Les 15 et 16 Novembre 2018, le Pr. Selma Haj Khlifa a participé à la la « 9th Annual Financial Market Liquidity Conference », organisée par le Centre de Recherche Financière-Département de la Finance, de Corvinus Business School à Budapest et le Groupe de recherche sur la théorie des jeux, Centre d’études économiques et régionales de l’Académie Hongroise des Sciences.
Lors de cette manifestation scientifique, le Pr. Selma Haj Khlifa a présenté une communication intitulée :
« “Banquing Regulation and the Role of the State in Economic Growth”
Ont pris part, également, à cette conférence :
Edward I. Altman (Stern School of Business, New York University)
Douglas Cumming (Schulich School of Business, York University)
Thomas Walker (John Molson School of Business, Concordia University)
Ci-après le résumé de cette communication :
« This paper aims to discuss the economic impact of the Internal Rating Based (Basel III) reforms on financial economic growth. The easing of the Basel Committee’s definition of liquidity coverage ratio is not only good news for banks, it is, more generally, a relief for all companies. Signed in 2010 and gradually phased in from 2015, the Basel III agreements introduced new solvency and liquidity ratios for banks. Under the Basel guidelines, the Basel II and Basel III Regulatory Framework requires regulators to ensure that banks implement compliant credit risk rating approaches that represent their internal risk profile.
Following the financial crisis of 2007, the main question remains unanswered : is the internal ratings-based “IRB” approach the solution or the cause of the problem? In fact, the problem of access to financing called for the study of criteria that may influence the granting of bank loans, knowing that these businesses depend heavily on them. Despite their vital role in the economy, the companies still struggle to obtain bank financing.
Since the 2007-2009 financial crisis, regulatory capital requirements combined with the sharp deterioration of the quality of bank assets have reduced the ability of various credit institutions to finance relatively risky projects, large companies, small and medium-sized enterprises (SMEs) and innovative start-ups.
Basel III accord is the third set of reforms established by the Basel Committee, after the Basel II and Basel I agreements. Since 1988, the Basel Committee has instituted a so-called « Cooke » ratio which required a level of equity capital from banks above 8% of total weighted assets. In 2005, this ratio was replaced by a new « Basel II » accord that offers a more complete coverage of banking risks and refines the methods for calculating regulatory capital. Starting in 2010, the Basel Committee introduced a new reform « Basel III », in response to the financial crisis, which calls for a strengthening of the level and quality of banks’ capital.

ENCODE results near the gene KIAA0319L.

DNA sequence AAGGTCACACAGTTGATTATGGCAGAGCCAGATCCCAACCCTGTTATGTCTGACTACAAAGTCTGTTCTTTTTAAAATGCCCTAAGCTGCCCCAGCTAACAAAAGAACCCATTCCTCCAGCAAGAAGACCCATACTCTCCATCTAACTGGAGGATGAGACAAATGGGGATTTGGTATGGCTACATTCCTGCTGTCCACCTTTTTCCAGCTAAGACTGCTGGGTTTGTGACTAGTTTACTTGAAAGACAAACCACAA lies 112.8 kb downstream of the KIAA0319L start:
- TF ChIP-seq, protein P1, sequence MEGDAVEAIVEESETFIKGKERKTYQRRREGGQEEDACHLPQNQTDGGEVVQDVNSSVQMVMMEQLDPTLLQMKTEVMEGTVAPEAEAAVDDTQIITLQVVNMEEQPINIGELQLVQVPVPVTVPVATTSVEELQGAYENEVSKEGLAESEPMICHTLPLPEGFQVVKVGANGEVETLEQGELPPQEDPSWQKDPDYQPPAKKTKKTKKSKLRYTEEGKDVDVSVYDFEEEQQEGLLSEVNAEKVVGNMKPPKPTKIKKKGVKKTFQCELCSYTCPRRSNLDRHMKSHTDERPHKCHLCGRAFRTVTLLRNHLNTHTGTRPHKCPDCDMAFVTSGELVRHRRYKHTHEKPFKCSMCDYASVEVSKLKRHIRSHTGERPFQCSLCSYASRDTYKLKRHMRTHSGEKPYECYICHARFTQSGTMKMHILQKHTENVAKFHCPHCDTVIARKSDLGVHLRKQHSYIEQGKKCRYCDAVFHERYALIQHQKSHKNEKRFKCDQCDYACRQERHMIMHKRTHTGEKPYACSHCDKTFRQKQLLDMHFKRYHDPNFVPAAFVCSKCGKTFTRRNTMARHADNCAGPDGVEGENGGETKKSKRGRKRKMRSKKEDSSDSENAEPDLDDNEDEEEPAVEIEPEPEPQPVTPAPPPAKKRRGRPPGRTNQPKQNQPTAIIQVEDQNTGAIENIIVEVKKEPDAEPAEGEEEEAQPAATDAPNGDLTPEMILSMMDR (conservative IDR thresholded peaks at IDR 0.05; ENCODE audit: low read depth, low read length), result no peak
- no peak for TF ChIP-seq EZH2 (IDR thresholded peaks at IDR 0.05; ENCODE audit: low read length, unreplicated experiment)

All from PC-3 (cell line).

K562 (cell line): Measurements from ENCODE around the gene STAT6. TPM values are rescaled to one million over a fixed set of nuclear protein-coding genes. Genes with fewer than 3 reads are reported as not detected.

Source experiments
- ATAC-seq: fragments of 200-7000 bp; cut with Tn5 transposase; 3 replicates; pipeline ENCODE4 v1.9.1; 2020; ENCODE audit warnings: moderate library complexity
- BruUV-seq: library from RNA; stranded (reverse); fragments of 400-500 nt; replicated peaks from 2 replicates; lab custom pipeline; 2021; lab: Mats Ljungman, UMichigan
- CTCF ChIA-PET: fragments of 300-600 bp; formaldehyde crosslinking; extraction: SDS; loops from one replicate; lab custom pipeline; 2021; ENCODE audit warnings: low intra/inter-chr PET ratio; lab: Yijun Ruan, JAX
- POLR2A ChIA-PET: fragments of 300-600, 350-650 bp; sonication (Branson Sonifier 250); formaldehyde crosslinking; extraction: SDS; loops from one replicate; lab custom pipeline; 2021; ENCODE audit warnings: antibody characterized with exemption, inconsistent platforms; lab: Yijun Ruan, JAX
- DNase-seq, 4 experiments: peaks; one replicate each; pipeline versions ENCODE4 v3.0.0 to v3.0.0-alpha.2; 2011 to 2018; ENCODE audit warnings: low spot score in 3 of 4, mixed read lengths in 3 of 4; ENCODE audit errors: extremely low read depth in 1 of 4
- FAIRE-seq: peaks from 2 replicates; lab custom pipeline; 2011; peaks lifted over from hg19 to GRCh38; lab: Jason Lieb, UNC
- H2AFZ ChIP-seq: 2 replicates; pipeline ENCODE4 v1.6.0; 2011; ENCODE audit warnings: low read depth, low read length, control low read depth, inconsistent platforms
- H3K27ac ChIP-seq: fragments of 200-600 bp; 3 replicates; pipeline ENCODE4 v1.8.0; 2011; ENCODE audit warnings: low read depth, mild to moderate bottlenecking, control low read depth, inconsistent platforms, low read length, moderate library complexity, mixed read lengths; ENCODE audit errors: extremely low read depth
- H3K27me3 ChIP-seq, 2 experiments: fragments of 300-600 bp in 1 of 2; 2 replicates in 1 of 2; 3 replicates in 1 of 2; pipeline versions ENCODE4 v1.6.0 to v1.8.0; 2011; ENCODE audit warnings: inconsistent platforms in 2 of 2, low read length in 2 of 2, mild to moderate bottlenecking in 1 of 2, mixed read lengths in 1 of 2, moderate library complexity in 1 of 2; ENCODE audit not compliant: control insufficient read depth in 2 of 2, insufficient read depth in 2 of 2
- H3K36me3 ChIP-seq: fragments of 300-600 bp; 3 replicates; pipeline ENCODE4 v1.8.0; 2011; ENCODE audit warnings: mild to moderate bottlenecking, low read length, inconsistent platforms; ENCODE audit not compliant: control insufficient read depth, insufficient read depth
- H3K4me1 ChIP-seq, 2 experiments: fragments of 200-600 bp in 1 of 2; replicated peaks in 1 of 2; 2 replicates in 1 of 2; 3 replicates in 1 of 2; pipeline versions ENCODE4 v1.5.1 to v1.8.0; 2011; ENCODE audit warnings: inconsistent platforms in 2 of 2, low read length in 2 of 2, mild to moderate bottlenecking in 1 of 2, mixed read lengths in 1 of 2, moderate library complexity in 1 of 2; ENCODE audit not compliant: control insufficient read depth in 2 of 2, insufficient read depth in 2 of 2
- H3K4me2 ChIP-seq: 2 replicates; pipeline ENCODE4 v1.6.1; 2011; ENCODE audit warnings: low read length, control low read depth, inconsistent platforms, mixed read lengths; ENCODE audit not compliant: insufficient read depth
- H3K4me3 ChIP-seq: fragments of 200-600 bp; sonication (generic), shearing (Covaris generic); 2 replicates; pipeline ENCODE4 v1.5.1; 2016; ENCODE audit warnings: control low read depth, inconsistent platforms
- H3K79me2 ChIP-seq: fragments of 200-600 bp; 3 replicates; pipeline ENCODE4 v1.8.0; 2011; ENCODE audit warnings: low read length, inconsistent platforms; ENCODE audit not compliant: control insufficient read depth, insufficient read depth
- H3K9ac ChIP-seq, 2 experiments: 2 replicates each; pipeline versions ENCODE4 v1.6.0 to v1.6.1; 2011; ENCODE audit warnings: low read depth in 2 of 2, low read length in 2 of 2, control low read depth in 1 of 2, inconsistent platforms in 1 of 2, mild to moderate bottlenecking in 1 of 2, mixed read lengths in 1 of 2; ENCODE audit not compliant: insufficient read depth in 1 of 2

In this regard, several impact studies of internal rating approaches ‘IRB’ on the European banking sector have been established and all point to a substantial increase in banks’ regulatory capital. According to a study published by McKinsey & Company (2010) 1, European banks are expected to mobilize nearly 700 billion euros to comply with the single standard established by the capital adequacy ratio (Core Tier 1 and Tier 1) of which € 200 billion concerns the top 16 European banking groups. In 2011, the Institute of International Finance, representing the global financial industry, estimates the cost of switching to Basel III reform to about $ 13 trillion.
To remove obstacles to access to bank loans, business support procedures should be launched that will allow banks to free up some of regulatory capital they could employ to reuse it for a new loan. In the long run, as demand grows, strengthening
risk-weighted capital levels is likely to dampen economic recovery.
As part of the reform process, the implementation of internal rating approaches “IRB” under Basel III will result in a significant increase in banks’ capital requirements which will have an impact on the distribution of credit to nonfinancial institutions and on economic growth.
Empirically, our contribution will cover the long-term implications of the guarantee schemes granted by the state to support the financial sector. It will particularly assess the changes in institutional behavior that lead to the rationalization of the financial sector under the Basel III guidelines.
Large Business and Small and Medium Enterprise, Basel Committee, Internal Rating Approaches “IRB”, Credit risk, Institutional guarantee, Economic growth.